Six ways AI will change the workplace in Czechia

With demand for AI experts exploding and the future uncertain for traditional roles, upskilling the workforce will prove key.

William Nattrass

Written by William Nattrass Published on 21.03.2024 14:00:00 (updated on 21.03.2024) Reading time: 4 minutes

Ask any business leader about major topics on the agenda for 2024, and the rise of Artificial Intelligence (AI) is sure to be on the list. The rapid development of AI was brought to the world’s attention last year by the introduction of OpenAI’s ChatGPT-4, and now, businesses are scrambling to figure out the possible rewards and risks.

Although AI has existed in various forms for the past few decades and has been at the forefront of digital transformation for some time, its true potential is only now being understood. When it comes to generating human-like content and emulating human creativity, AI promises to revolutionize life, especially in the workplace.

As such, investors and organizations are pouring money into AI development like never before. Their urgency is based on an understanding that AI is not just another tool: it’s poised to profoundly transform whole industries – from banking, financial services, and insurance to healthcare, human resources, and marketing – and shape the future of the global workforce.

As an innovation-centric nation with an economy increasingly geared towards professional services, Czechia stands to win big as AI augments human capabilities – but it is also exposed to uncertainty. The Manpower Group, one of the world’s biggest employment agencies, has released a forecast of how AI will impact the future “technology workforce,” examining challenges, possible remedies, and opportunities.

Happy days for AI pros

The rapid adoption of AI has given rise to unprecedented demand for traditional data and AI-related roles. This is a continuation of a longer-term process in which data scientists, data engineers, AI/machine learning (ML) engineers, and AI-ops engineers have become the linchpins for businesses looking to leverage AI. As more AI-driven solutions roll out across industries, “traditional” IT skills will become even more desirable, with organizations eager to make the most of new technologies.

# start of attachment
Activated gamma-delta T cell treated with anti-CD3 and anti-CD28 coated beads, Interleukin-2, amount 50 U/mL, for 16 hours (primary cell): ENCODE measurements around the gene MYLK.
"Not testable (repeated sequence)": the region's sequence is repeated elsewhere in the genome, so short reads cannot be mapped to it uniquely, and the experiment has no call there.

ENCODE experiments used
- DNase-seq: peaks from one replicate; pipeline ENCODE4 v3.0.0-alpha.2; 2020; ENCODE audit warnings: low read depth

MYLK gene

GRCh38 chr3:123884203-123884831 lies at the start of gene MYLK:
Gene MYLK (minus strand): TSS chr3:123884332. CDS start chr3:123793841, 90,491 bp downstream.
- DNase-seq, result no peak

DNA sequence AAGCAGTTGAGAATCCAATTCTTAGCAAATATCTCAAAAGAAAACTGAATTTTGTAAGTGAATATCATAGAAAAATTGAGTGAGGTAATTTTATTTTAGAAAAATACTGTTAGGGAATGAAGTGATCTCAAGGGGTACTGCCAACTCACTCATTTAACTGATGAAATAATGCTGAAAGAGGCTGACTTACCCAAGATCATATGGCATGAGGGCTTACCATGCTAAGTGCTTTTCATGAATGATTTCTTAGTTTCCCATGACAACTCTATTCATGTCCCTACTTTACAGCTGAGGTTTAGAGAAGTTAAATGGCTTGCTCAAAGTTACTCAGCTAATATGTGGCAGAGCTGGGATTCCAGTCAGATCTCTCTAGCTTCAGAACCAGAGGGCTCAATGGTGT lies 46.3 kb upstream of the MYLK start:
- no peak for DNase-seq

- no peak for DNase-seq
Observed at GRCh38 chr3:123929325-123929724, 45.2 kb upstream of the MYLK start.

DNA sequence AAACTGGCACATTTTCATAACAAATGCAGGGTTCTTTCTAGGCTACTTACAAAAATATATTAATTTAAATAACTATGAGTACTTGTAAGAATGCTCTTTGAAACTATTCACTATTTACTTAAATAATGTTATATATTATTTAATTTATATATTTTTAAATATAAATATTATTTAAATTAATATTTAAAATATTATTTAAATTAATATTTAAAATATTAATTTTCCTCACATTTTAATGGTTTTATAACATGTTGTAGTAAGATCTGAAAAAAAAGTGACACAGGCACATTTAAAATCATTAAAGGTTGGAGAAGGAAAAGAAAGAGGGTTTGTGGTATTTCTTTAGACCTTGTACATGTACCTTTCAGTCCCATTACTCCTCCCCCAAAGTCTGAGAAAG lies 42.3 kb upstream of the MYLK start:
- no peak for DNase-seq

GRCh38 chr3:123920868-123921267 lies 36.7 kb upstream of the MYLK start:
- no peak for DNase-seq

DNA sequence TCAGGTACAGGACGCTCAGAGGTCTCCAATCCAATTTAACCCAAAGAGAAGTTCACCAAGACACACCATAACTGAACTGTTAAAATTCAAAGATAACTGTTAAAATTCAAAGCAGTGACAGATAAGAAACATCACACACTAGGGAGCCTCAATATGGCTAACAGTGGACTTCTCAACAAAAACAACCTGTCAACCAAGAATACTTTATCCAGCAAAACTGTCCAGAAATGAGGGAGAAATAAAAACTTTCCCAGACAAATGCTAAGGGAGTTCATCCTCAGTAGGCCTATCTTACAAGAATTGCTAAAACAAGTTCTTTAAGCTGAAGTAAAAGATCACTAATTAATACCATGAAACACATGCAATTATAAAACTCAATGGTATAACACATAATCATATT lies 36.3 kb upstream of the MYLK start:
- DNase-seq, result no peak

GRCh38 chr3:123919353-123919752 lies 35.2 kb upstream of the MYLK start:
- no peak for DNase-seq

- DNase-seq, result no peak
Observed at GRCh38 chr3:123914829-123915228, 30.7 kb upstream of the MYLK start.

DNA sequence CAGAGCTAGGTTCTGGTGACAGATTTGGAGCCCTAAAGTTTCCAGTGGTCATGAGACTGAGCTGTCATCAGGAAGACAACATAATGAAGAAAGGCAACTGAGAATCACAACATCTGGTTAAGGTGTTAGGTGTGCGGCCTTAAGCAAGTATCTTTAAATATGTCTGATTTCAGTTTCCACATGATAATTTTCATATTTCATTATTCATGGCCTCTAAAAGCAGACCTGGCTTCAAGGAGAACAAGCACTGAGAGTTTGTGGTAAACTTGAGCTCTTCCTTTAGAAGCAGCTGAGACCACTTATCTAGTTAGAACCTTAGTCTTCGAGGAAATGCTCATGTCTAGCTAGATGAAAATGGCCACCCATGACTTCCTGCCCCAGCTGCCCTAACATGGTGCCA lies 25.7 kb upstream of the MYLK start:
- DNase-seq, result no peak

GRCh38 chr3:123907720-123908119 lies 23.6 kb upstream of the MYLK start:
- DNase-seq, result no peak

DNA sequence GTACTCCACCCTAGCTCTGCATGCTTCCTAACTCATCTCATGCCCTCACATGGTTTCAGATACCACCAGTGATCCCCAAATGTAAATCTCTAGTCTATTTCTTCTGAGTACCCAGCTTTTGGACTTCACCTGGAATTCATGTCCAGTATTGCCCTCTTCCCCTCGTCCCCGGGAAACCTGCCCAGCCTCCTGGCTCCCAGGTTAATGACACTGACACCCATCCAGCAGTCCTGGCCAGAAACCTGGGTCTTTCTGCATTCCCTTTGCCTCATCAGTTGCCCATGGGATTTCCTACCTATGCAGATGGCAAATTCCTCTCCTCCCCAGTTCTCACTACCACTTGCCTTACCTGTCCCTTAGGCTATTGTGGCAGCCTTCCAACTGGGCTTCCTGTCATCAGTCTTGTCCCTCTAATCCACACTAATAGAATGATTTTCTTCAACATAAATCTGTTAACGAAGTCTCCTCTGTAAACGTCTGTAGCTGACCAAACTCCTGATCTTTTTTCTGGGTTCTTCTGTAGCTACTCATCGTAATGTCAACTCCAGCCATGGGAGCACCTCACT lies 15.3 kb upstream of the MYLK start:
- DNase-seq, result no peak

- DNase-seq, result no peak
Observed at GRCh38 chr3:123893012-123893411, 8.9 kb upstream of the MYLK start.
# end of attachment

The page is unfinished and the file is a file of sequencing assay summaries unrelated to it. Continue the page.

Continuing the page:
“The data scientist’s expertise in analyzing complex datasets and extracting valuable insights, the data engineer’s role in building and maintaining strong data pipelines, the AI/ML engineer’s ability to design and develop AI algorithms, and the AI-ops engineer’s proficiency in deploying and monitoring AI systems, are all pivotal in the integration of AI into an organization,” Manpower point out.

New roles emerge

While typical IT roles are growing in prominence, new, specialized jobs relating to AI are being created to address the technology’s unique demands. Positions such as Natural Language Processing (NLP) engineers, prompt engineers, AI research scientists, computer vision engineers, generative AI engineers, AI ethicists, and AI auditors are at the spear of AI-related innovation.

NLP engineers, for example, focus on developing AI systems capable of understanding and generating human language. Such abilities are critical for chatbots, sentiment analysis, and language translators. Prompt engineers specialize in crafting prompts for AI models, enhancing their ability to provide precise, tailored responses.

Unpredictable skills shortages